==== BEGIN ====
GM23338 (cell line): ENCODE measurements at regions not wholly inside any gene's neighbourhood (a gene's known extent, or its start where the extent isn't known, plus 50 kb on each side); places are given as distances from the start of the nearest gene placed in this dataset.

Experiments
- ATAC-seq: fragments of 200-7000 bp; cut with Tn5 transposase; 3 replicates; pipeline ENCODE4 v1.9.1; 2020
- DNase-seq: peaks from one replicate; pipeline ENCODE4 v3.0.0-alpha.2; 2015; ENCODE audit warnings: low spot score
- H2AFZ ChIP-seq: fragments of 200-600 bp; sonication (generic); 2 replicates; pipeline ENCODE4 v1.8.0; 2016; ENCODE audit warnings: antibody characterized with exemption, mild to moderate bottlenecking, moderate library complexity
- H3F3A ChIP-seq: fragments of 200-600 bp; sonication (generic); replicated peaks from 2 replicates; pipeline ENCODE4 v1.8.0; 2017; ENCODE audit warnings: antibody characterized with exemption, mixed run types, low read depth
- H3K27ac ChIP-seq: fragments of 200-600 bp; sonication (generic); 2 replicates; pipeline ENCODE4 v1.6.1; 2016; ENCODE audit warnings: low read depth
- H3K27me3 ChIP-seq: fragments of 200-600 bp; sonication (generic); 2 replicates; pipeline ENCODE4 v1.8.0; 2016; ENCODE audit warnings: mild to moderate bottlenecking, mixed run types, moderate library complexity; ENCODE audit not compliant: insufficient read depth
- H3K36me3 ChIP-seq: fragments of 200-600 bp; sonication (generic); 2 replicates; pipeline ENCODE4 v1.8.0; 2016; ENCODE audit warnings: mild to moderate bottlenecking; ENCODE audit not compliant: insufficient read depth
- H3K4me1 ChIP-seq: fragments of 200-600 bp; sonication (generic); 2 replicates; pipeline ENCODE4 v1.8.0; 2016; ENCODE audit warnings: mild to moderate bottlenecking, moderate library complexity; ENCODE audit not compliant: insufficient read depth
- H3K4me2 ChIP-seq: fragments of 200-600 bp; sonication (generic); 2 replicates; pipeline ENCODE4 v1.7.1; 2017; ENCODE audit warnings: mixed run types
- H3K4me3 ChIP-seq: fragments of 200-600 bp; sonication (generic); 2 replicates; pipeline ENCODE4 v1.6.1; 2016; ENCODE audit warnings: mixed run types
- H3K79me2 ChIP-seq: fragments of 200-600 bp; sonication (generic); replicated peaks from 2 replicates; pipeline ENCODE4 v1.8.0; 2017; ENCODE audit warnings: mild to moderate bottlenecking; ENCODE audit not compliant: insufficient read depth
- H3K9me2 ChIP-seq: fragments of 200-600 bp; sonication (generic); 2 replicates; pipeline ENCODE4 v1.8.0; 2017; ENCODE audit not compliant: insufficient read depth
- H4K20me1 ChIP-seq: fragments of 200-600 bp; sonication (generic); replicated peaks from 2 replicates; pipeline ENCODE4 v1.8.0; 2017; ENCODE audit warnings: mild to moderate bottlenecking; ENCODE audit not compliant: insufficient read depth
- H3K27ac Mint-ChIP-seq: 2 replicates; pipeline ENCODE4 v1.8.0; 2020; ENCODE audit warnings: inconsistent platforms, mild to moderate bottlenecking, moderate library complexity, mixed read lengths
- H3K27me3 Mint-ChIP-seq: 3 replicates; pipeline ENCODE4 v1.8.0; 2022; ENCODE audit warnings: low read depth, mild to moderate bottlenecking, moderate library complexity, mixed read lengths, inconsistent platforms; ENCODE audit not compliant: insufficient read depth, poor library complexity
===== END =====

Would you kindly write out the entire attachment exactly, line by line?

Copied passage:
GM23338 (cell line): ENCODE measurements at regions not wholly inside any gene's neighbourhood (a gene's known extent, or its start where the extent isn't known, plus 50 kb on each side); places are given as distances from the start of the nearest gene placed in this dataset.

Experiments
- ATAC-seq: fragments of 200-7000 bp; cut with Tn5 transposase; 3 replicates; pipeline ENCODE4 v1.9.1; 2020
- DNase-seq: peaks from one replicate; pipeline ENCODE4 v3.0.0-alpha.2; 2015; ENCODE audit warnings: low spot score
- H2AFZ ChIP-seq: fragments of 200-600 bp; sonication (generic); 2 replicates; pipeline ENCODE4 v1.8.0; 2016; ENCODE audit warnings: antibody characterized with exemption, mild to moderate bottlenecking, moderate library complexity
- H3F3A ChIP-seq: fragments of 200-600 bp; sonication (generic); replicated peaks from 2 replicates; pipeline ENCODE4 v1.8.0; 2017; ENCODE audit warnings: antibody characterized with exemption, mixed run types, low read depth
- H3K27ac ChIP-seq: fragments of 200-600 bp; sonication (generic); 2 replicates; pipeline ENCODE4 v1.6.1; 2016; ENCODE audit warnings: low read depth
- H3K27me3 ChIP-seq: fragments of 200-600 bp; sonication (generic); 2 replicates; pipeline ENCODE4 v1.8.0; 2016; ENCODE audit warnings: mild to moderate bottlenecking, mixed run types, moderate library complexity; ENCODE audit not compliant: insufficient read depth
- H3K36me3 ChIP-seq: fragments of 200-600 bp; sonication (generic); 2 replicates; pipeline ENCODE4 v1.8.0; 2016; ENCODE audit warnings: mild to moderate bottlenecking; ENCODE audit not compliant: insufficient read depth
- H3K4me1 ChIP-seq: fragments of 200-600 bp; sonication (generic); 2 replicates; pipeline ENCODE4 v1.8.0; 2016; ENCODE audit warnings: mild to moderate bottlenecking, moderate library complexity; ENCODE audit not compliant: insufficient read depth
- H3K4me2 ChIP-seq: fragments of 200-600 bp; sonication (generic); 2 replicates; pipeline ENCODE4 v1.7.1; 2017; ENCODE audit warnings: mixed run types
- H3K4me3 ChIP-seq: fragments of 200-600 bp; sonication (generic); 2 replicates; pipeline ENCODE4 v1.6.1; 2016; ENCODE audit warnings: mixed run types
- H3K79me2 ChIP-seq: fragments of 200-600 bp; sonication (generic); replicated peaks from 2 replicates; pipeline ENCODE4 v1.8.0; 2017; ENCODE audit warnings: mild to moderate bottlenecking; ENCODE audit not compliant: insufficient read depth
- H3K9me2 ChIP-seq: fragments of 200-600 bp; sonication (generic); 2 replicates; pipeline ENCODE4 v1.8.0; 2017; ENCODE audit not compliant: insufficient read depth
- H4K20me1 ChIP-seq: fragments of 200-600 bp; sonication (generic); replicated peaks from 2 replicates; pipeline ENCODE4 v1.8.0; 2017; ENCODE audit warnings: mild to moderate bottlenecking; ENCODE audit not compliant: insufficient read depth
- H3K27ac Mint-ChIP-seq: 2 replicates; pipeline ENCODE4 v1.8.0; 2020; ENCODE audit warnings: inconsistent platforms, mild to moderate bottlenecking, moderate library complexity, mixed read lengths
- H3K27me3 Mint-ChIP-seq: 3 replicates; pipeline ENCODE4 v1.8.0; 2022; ENCODE audit warnings: low read depth, mild to moderate bottlenecking, moderate library complexity, mixed read lengths, inconsistent platforms; ENCODE audit not compliant: insufficient read depth, poor library complexity